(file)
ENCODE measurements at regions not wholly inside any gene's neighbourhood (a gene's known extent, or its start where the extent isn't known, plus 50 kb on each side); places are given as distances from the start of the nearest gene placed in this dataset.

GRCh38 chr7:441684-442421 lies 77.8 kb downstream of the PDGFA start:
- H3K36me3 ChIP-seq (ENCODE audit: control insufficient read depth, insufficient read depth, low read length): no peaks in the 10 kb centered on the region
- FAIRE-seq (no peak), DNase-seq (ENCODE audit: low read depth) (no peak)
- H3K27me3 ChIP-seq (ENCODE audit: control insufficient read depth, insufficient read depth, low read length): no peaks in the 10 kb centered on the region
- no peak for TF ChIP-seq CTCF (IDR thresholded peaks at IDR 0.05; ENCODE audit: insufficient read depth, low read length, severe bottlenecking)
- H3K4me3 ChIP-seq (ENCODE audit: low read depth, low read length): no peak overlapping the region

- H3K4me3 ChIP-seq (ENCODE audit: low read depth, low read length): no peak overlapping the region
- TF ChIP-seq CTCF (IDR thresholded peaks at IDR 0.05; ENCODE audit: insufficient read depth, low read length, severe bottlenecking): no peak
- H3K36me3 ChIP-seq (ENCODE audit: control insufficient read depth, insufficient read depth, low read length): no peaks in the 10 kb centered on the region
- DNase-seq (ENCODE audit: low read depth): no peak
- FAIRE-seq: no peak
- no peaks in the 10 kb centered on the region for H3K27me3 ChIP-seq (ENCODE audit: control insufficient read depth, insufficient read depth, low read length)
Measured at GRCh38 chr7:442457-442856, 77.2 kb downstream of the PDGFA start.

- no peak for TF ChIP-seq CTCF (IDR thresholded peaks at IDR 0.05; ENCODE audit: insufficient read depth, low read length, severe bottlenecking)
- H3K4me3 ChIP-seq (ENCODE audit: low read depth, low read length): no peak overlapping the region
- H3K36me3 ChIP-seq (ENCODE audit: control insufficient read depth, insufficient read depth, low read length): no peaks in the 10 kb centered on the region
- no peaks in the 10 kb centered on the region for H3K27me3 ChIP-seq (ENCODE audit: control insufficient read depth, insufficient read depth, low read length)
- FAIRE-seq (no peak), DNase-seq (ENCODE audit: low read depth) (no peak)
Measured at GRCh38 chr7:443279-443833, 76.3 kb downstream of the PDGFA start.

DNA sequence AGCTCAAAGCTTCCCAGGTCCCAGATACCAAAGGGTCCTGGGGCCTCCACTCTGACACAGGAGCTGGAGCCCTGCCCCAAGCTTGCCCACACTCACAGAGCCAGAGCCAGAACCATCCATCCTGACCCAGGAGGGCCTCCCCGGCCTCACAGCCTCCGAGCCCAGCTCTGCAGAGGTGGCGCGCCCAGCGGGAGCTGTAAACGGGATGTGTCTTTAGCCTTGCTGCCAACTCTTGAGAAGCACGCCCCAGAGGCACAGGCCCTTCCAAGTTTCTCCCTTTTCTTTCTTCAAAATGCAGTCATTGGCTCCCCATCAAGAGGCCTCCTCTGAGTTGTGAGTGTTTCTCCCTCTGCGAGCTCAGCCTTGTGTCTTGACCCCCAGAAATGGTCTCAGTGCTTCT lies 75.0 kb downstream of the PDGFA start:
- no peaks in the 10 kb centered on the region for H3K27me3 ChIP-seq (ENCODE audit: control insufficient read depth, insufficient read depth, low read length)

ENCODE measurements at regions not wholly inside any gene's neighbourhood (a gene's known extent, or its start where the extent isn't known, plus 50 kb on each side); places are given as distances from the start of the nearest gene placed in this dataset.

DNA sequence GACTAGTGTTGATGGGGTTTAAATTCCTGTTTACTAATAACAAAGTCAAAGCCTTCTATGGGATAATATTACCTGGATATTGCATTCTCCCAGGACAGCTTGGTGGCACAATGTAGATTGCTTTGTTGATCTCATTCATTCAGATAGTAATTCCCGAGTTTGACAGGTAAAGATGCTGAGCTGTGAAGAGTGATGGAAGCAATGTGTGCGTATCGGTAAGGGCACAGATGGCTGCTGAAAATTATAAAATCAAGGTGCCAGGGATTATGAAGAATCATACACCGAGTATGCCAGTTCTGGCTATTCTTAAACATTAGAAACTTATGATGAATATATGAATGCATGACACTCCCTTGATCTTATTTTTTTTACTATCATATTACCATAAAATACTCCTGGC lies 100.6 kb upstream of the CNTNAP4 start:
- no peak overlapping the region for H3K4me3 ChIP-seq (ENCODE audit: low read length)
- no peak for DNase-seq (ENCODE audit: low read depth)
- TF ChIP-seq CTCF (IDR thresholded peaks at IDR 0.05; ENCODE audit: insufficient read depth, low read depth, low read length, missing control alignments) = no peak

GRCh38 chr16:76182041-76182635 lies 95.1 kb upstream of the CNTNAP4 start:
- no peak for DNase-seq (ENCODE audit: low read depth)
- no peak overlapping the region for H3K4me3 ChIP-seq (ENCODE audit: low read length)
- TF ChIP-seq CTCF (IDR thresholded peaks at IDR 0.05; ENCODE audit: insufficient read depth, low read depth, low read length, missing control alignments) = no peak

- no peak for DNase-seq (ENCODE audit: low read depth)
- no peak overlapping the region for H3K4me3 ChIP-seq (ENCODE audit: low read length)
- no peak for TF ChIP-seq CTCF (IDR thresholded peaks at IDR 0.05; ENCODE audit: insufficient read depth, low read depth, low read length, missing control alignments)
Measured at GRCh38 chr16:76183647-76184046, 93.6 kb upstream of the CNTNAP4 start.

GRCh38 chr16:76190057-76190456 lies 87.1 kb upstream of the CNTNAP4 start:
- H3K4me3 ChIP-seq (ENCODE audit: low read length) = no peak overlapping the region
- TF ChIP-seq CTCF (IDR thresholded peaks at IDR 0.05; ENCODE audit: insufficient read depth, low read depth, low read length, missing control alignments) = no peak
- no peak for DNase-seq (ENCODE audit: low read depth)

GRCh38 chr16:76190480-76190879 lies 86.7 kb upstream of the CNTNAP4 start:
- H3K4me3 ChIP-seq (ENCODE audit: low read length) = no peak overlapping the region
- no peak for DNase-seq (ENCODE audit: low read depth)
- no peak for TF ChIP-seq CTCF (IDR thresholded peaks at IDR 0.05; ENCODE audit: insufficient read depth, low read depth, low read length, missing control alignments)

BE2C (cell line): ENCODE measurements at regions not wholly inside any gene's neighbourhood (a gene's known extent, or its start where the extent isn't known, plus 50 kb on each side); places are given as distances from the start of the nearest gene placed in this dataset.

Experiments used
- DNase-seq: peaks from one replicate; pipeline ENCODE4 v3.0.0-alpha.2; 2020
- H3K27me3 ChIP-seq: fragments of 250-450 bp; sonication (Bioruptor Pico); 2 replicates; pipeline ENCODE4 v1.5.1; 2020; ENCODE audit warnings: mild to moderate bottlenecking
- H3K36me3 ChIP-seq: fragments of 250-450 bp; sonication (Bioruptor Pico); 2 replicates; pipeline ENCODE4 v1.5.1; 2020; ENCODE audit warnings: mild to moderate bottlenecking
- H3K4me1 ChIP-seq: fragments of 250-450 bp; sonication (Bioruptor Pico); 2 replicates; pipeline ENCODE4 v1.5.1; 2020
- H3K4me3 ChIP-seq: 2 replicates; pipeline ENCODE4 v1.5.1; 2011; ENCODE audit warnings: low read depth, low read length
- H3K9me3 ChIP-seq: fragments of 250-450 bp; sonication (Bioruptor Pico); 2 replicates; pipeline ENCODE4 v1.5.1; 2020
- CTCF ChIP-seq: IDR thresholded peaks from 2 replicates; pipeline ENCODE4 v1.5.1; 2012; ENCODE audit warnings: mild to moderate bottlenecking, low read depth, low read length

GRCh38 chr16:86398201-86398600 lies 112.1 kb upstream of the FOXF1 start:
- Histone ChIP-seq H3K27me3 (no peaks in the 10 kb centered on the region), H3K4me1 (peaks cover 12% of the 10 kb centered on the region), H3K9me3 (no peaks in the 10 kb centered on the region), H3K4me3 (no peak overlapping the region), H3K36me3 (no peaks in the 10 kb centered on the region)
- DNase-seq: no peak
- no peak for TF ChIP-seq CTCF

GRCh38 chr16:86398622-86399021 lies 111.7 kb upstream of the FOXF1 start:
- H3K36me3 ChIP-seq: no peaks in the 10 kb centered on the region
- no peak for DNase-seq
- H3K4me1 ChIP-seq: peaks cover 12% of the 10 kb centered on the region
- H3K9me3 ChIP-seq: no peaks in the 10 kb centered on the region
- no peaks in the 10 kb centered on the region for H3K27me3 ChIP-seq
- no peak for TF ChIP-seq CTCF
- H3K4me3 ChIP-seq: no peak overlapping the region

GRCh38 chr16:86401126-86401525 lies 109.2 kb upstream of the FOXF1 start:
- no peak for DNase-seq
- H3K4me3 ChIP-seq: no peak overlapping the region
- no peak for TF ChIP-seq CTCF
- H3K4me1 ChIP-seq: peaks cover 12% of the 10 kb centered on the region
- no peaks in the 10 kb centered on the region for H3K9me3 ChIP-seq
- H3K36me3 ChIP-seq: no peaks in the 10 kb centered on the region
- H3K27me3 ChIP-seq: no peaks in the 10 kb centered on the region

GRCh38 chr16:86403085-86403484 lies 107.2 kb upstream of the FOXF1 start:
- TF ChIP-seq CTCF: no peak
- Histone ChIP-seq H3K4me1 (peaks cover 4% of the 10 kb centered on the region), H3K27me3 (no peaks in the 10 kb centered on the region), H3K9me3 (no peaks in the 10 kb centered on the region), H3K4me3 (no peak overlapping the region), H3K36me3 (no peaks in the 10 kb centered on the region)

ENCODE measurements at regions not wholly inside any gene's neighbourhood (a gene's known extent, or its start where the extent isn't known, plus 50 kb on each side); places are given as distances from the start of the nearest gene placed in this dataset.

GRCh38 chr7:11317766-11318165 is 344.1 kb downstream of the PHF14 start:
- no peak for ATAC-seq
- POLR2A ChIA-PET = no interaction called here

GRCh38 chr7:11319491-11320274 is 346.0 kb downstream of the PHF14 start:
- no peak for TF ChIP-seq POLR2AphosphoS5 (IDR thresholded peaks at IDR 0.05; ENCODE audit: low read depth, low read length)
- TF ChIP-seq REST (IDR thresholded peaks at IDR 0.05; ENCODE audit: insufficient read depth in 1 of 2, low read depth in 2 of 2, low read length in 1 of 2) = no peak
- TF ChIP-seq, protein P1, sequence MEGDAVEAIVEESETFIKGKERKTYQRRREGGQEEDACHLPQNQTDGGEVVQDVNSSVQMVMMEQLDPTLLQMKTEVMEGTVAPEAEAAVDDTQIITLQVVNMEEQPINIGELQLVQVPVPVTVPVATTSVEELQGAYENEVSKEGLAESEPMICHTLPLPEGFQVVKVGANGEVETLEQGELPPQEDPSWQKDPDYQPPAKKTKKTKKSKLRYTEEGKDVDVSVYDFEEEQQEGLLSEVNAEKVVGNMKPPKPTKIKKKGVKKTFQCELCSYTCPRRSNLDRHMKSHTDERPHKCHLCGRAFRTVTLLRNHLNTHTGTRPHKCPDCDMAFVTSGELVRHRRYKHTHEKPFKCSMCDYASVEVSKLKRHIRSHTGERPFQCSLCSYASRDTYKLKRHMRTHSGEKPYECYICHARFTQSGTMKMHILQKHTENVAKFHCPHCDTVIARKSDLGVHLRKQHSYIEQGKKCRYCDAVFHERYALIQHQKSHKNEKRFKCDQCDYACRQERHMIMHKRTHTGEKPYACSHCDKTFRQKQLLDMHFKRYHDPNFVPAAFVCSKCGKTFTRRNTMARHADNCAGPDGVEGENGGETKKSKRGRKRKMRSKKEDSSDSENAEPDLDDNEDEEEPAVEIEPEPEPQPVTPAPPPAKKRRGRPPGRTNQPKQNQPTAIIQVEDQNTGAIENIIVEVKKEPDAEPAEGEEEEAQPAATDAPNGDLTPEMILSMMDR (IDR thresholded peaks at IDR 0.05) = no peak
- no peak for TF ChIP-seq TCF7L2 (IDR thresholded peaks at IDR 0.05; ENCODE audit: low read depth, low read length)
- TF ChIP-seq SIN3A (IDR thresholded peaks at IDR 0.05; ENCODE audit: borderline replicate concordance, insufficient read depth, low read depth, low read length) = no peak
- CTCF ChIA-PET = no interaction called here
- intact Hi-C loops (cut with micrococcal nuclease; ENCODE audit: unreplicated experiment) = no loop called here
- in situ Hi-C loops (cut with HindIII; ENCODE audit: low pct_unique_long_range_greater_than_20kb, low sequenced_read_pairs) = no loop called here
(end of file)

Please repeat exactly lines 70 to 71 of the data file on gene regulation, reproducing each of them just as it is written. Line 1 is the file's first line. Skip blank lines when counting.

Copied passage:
- no peaks in the 10 kb centered on the region for H3K9me3 ChIP-seq
- H3K36me3 ChIP-seq: no peaks in the 10 kb centered on the region